Google: Android's Menu button is dead, long live the ActionBar
Google (NASDAQ:GOOG) is urging developers to abandon their reliance on the Android operating system's dedicated Menu button, instead migrating their applications to the ActionBar introduced in Android 3.0, a.k.a. Honeycomb.
Early iterations of Android leveraged the Menu button as a tool to display all options relevant to the user, but with Honeycomb, Google began steering Android away from a reliance on physical buttons, promoting the ActionBar class as the new standard solution to making user options immediately visible and quicker to invoke. In a post on the Android Developers Blog, developer.android.com lead tech writer Scott Main states developers should cease thinking about the Menu button in any context, building activities and user experiences that provide buttons for essential actions directly on the ActionBar or elsewhere on the device screen while relegating those that can't fit to the action overflow.
"This isn't a new concept--the action bar pattern has been around on Android even before Honeycomb--but as [Android 4.0] Ice Cream Sandwich rolls out to more devices, it's important that you begin to migrate your designs to the action bar in order to promote a consistent Android user experience," Main explains. "You might worry that it's too much work to begin using the action bar, because you need to support versions of Android older than Honeycomb. However, it's quite simple for most apps because you can continue to support the Menu button on pre-Honeycomb devices, but also provide the action bar on newer devices with only a few lines of code changes. If I had to put this whole post into one sentence, it'd be: Set targetSdkVersion to 14 and, if you use the options menu, surface a few actions in the action bar with showAsAction="ifRoom"."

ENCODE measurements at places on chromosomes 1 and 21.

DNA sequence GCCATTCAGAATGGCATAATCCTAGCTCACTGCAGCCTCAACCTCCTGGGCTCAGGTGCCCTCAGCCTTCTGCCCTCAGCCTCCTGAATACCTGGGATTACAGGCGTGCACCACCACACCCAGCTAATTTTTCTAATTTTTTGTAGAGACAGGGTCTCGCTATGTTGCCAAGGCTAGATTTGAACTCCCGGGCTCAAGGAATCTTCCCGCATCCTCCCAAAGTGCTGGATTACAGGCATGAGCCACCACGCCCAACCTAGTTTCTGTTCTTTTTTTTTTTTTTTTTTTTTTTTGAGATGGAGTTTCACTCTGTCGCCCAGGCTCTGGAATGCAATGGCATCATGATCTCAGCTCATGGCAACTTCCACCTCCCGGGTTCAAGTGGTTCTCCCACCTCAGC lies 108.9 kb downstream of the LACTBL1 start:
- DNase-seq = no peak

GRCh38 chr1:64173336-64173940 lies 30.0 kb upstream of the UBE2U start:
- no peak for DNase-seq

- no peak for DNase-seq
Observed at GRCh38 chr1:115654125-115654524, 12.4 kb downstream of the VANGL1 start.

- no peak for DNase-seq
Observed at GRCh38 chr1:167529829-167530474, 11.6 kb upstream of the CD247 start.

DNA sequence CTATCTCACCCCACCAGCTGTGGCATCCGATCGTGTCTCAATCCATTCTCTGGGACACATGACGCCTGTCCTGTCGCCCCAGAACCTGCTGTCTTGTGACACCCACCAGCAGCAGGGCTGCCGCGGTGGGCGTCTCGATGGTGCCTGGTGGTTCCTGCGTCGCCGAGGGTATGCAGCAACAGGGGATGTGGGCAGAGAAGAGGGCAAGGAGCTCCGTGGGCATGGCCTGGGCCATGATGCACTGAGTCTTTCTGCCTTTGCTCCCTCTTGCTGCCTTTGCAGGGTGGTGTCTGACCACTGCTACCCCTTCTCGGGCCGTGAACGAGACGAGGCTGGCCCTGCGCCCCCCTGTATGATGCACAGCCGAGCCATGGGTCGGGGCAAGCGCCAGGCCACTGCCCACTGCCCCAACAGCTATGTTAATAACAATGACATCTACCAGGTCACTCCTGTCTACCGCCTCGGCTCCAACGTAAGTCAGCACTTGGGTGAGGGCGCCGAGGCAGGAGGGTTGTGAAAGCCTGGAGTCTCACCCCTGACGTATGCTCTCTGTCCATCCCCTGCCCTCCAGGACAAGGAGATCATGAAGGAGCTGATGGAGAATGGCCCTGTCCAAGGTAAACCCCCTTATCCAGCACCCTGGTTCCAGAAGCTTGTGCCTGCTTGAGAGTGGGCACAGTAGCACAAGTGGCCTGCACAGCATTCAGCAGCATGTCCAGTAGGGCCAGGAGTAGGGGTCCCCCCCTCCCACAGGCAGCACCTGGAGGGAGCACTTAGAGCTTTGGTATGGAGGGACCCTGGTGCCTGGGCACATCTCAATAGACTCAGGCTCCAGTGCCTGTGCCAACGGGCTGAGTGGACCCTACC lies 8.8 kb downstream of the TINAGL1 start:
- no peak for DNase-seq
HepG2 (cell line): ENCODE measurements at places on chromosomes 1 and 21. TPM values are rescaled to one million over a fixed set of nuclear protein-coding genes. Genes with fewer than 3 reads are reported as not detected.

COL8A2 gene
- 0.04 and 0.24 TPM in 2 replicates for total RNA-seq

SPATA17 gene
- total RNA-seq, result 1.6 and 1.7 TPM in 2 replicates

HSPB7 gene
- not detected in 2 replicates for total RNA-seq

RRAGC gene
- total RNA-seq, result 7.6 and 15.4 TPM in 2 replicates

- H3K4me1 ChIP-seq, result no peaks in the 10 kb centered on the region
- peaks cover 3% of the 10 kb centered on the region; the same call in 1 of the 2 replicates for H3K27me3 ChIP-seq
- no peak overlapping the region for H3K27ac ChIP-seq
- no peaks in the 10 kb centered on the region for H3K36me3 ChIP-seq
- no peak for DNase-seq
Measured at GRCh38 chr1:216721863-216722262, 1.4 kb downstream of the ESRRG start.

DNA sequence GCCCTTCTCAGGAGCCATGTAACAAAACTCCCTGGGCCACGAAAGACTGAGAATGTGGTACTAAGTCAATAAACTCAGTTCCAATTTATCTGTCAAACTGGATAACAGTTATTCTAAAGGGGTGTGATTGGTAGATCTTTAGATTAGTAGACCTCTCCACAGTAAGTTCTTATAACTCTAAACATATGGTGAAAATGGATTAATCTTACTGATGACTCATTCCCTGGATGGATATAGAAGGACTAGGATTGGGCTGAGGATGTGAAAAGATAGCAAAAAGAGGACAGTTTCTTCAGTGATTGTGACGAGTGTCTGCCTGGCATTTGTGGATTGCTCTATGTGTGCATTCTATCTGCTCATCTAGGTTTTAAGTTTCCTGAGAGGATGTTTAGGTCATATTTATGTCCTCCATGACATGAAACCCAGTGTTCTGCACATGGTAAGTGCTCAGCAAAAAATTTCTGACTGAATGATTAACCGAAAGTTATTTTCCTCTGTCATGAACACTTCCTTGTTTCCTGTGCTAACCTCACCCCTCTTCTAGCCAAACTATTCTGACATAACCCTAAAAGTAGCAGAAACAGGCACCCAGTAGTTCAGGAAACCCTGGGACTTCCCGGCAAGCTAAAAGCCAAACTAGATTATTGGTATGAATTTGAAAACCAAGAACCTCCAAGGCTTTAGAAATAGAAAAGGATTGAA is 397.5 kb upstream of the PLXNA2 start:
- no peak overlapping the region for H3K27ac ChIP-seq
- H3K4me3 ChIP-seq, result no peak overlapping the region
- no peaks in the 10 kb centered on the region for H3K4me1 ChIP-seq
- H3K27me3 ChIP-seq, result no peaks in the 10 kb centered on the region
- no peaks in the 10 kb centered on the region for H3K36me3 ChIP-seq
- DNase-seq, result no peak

Main goes on to suggest developers further standardize the user experience by using action icons designed by the Android UX Team. Available icons support common user actions like Refresh, Delete, Attach, Star and Share, and are optimized for both the light and dark Holo themes.
In the event developers don't need the ActionBar, they can remove it from their entire app or individual activities. "This is appropriate for apps that never used the options menu or for apps in which the action bar doesn't meet design needs (such as games)," Main notes. "You can remove the action bar using a theme such as Theme.Holo.NoActionBar or Theme.DeviceDefault.NoActionBar."
- read this Android Developers Blog entry
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